The character is riveting by virtue of an extraordinary performance from Recoing, a famous French stage actor who looks a bit like a younger version of filmmaker Paul Schrader — his face suggests the same slightly pained sardonicism. This is Recoing’s first lead film role, and he transforms the bottled-up Vincent into an encyclopedia of emotional nuance: Microscopic tremors of regret give way to short-lived glints of exuberance as he tools around in his new, ill-gotten SUV; when his eyes well up with tears, he looks like a little boy who‘s just been scolded. Vincent knows that the jobs he’s fit for don‘t express his inner feelings or dreams. Yet even as he escapes into a secret life, he can’t escape his deeply ingrained need for the identity provided by being a middle-class breadwinner; he feels inadequate to the social ideas of manhood that imprison him. A heartbreaking figure, he‘s surrounded by doors and windows through which he always seems to be looking in or looking out — for him, life is always just over there — and his whole existence is a pathetic example of the narcissistic modern self in all its fidgety isolation. Even when he finds refuge in a snowbound Alpine cabin so perfect that it seems surreal, the idyllic setting only underscores his solitude.
While the people around him are benevolent, each of them confronts Vincent with some tricky psychological depth charge — the pressure to succeed, a desire to be loved, disturbing echoes of his own sad situation. His dad asks him whether he’s afraid to work. His naive, dropout friend Nono, with his indulgent wife and ill-fated dreams of becoming a songwriter, is poor but happy in a way Vincent both envies and disdains. If anyone could liberate him, it‘s the petty criminal Jean-Michel, whose slippery smile hides a startling compassion. He sizes up Vincent immediately, for as a dealer in Polish knockoffs of Western consumer goods, he spends his life walking the shadow line between the real and the fake. Played with droll conviction by Serge Livrozet (himself a real-life ex-con turned social activist), Jean-Michel has learned how to move back and forth between the criminal and the respectable, between what is and what seems to be. He’s learned to compartmentalize, or as he warns Vincent, “Doors should be opened or closed.”
But Vincent is incapable of embracing the new life that Jean-Michel offers — he can‘t quite commit himself to anything. Even when he tries to live free, the old bourgeois fears and guilt keep spilling in. At one point, he breaks down before Muriel and spins a yarn about how he fears failing at his job in Geneva — “I’m afraid I‘ll disappoint,” he moans. While the feeling is painfully true, the story itself is false and makes it impossible for Vincent to accept any comfort his wife could offer. A warm, loving woman, Muriel has an inkling that her husband is up to something in Geneva, and at first seems willing to go along with it, up to a point; she, too, may not be wholly content with their middle-class life. But as her husband’s lies proliferate, their relationship grows more and more precarious, culminating in the film‘s most emotionally ravishing scene, when she and Vincent go hiking in the snowy barrens around the mountain cabin. As the snow starts blowing, the visibility dwindles toward whiteout, and suddenly he’s filled with panic that he‘s lost the person he cares about most.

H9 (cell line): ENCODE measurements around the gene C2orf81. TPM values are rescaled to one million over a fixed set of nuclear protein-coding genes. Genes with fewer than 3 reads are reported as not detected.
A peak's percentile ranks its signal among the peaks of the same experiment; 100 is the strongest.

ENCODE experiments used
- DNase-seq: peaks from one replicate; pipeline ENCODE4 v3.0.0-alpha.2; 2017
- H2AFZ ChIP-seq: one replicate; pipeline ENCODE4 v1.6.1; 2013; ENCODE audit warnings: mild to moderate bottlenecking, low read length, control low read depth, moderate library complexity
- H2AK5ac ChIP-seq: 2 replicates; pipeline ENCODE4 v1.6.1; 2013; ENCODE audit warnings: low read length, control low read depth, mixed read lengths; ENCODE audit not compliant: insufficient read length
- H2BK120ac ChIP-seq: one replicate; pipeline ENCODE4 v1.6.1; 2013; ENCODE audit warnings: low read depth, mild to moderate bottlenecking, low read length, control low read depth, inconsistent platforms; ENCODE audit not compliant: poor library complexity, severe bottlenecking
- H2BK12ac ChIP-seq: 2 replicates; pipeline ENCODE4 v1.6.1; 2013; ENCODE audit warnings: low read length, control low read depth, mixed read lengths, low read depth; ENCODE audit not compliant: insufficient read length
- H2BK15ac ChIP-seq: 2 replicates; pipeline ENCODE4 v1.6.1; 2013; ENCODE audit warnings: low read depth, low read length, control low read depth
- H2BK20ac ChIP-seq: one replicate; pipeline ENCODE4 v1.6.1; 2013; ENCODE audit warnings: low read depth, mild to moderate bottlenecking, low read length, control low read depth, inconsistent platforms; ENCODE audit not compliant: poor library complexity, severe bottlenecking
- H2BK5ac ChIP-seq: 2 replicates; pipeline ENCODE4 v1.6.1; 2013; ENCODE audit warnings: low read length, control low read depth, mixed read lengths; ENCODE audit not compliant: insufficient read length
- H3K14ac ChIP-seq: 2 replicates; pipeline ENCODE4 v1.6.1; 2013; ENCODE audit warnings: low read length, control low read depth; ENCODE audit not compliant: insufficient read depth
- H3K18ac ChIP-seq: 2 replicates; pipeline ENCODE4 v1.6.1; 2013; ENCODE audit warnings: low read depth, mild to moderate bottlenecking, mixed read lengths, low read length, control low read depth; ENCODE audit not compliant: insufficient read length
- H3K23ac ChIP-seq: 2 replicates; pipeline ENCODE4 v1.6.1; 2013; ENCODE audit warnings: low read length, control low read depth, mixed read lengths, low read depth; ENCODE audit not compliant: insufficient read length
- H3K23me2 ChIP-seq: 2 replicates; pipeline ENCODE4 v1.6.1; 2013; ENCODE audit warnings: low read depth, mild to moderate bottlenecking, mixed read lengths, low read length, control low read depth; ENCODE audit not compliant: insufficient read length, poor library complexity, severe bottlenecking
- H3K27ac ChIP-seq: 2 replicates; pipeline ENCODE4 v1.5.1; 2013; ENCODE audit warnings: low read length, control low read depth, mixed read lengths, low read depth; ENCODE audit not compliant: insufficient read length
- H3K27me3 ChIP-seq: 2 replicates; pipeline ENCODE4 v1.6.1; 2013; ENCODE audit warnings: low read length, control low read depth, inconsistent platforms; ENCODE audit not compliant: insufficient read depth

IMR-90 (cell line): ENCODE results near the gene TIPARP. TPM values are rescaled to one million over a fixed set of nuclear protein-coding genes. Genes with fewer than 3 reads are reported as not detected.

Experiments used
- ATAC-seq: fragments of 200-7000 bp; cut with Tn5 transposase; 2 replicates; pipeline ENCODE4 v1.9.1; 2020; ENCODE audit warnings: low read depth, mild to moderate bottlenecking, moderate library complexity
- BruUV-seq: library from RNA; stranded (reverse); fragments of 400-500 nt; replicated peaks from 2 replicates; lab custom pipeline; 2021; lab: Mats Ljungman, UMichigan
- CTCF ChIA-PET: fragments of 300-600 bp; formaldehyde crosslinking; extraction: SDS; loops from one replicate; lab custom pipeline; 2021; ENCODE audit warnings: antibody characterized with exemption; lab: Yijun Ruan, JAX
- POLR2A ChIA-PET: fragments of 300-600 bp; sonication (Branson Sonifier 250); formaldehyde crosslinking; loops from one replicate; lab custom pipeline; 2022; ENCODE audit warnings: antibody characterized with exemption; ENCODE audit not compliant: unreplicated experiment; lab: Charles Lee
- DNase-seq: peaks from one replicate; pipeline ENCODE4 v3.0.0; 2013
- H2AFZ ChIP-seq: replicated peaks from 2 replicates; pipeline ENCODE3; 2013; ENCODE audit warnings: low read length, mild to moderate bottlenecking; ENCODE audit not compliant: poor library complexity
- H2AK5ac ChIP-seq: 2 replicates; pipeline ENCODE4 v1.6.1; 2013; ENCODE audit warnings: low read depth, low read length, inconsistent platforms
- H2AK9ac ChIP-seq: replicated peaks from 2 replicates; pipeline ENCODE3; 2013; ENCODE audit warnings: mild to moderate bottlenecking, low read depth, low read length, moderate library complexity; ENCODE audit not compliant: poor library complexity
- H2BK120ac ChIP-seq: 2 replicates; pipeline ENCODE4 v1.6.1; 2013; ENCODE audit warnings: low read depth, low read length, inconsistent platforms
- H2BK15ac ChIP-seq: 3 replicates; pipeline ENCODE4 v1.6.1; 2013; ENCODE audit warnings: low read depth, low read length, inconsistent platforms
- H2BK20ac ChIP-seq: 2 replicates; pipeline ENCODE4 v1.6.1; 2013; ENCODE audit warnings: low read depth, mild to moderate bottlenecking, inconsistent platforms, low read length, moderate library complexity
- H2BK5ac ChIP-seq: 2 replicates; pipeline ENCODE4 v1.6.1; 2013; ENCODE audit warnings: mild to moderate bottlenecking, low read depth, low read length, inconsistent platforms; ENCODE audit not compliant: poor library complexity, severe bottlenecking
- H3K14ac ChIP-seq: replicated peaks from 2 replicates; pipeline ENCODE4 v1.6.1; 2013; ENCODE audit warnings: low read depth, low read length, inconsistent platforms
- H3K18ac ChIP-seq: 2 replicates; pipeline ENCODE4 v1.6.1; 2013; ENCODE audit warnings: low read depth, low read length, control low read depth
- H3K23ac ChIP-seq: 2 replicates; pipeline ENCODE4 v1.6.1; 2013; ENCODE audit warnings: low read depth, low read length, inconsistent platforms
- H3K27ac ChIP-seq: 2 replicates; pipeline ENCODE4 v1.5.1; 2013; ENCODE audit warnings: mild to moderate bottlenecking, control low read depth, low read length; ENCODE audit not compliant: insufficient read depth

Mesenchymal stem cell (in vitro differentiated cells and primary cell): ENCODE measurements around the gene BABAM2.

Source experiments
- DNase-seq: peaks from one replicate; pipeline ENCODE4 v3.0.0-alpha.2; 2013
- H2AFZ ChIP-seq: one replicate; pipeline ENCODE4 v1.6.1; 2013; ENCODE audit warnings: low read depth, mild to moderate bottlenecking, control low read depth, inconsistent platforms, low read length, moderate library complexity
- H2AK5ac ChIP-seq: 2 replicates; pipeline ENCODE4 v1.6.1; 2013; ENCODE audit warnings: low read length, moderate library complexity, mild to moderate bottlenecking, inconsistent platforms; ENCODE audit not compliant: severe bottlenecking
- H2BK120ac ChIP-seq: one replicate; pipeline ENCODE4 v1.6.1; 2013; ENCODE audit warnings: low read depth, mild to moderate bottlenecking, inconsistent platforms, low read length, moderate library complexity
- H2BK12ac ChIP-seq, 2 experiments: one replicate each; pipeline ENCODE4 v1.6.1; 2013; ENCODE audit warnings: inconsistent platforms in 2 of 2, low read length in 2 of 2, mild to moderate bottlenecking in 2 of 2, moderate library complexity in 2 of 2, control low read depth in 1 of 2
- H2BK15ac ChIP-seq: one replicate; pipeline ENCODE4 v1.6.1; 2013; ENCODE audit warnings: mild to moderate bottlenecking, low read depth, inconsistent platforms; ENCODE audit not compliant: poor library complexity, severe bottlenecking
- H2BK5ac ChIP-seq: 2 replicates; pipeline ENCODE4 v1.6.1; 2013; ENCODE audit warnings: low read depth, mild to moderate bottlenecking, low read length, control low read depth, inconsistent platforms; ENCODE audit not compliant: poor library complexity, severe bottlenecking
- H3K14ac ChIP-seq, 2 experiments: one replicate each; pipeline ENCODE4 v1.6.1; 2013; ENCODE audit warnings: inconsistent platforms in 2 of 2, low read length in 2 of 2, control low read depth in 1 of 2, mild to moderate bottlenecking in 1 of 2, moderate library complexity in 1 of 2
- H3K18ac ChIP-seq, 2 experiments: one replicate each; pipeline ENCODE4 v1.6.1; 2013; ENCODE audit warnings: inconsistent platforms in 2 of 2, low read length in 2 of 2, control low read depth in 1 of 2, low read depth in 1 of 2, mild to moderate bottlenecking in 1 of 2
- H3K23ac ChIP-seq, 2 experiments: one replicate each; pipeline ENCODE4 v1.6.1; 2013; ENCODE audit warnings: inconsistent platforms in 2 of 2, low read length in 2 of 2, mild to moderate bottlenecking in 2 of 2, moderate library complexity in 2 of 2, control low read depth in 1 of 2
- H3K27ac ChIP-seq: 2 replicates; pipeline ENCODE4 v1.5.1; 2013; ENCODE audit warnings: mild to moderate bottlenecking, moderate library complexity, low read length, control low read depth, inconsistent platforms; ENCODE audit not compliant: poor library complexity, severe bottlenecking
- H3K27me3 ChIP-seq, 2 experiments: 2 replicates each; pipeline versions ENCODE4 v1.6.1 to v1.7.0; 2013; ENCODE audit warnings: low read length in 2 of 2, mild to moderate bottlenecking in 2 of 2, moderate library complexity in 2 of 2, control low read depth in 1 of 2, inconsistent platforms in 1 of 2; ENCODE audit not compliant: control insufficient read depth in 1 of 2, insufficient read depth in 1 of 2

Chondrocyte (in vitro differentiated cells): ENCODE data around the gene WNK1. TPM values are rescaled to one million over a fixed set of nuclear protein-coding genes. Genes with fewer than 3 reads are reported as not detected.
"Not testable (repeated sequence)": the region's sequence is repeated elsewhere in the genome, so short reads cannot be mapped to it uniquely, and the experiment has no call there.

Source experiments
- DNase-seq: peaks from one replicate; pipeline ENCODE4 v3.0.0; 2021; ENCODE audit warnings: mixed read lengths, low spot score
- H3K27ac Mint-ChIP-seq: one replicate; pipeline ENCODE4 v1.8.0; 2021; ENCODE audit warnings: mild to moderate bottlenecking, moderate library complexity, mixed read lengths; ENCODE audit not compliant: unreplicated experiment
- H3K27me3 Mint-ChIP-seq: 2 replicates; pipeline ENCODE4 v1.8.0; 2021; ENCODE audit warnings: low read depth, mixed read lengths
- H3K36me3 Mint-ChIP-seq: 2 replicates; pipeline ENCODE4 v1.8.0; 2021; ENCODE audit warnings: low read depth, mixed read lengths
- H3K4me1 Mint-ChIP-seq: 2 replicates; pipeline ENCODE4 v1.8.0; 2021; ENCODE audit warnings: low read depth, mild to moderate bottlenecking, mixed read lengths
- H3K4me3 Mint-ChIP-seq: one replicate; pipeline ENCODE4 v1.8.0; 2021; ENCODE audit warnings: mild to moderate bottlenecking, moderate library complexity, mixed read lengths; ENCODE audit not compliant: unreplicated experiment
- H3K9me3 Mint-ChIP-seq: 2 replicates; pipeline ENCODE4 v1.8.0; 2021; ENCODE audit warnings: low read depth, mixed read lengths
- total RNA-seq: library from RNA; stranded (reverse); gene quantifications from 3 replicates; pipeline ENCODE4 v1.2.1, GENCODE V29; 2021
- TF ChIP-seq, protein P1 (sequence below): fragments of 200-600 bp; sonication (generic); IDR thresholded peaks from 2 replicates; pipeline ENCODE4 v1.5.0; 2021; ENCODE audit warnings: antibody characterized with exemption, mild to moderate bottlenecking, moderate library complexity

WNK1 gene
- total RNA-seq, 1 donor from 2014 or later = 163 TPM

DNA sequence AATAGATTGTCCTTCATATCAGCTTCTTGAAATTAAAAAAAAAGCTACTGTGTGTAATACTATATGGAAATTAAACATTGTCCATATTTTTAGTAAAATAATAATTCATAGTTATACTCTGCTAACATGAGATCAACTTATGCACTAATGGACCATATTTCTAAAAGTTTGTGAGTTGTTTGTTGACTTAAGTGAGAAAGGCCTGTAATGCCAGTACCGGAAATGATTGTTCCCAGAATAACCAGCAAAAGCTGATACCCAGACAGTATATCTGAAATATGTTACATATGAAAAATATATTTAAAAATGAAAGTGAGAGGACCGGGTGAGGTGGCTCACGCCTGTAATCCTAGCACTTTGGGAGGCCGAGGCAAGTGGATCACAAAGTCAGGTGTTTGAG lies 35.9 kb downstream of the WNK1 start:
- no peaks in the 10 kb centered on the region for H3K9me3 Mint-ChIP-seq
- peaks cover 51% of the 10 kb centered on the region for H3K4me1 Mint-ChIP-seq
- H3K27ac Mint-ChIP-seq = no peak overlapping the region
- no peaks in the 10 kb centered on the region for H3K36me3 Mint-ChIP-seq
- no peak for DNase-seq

“Life is first boredom, then fear,” wrote Philip Larkin, the poet laureate of glum ordinariness. “Whether or not we use it, it goes.” Vincent’s attempt to use his life — or at least create a freer and more magical fictional life — is not without a desolate sadness of its own. His story is very loosely based on the notorious real-life escapades of one Jean-Claude Romand, who spent 18 years pretending to work for the World Health Organization in Geneva, and then, when discovered, murdered his family. (His crime is the basis of Emmanuel Carrere‘s book The Adversary: A True Story of Monstrous Deception.) Cantet is too talented a filmmaker merely to mimic such a grim scenario, and he gives Vincent’s tale an unexpected turn. Although we know that things can‘t possibly end well, the film’s chilling coda offers us a vision of the modern world both milder and more terrifying than anything suggested by the Romand case. As we gaze at Vincent‘s desperate face — a kaleidoscope of tiny pains, dishonesties and ambivalences shot through with suffering — Cantet movingly shows us how, in our modern world, there are circles of hell of which Dante could never have dreamed.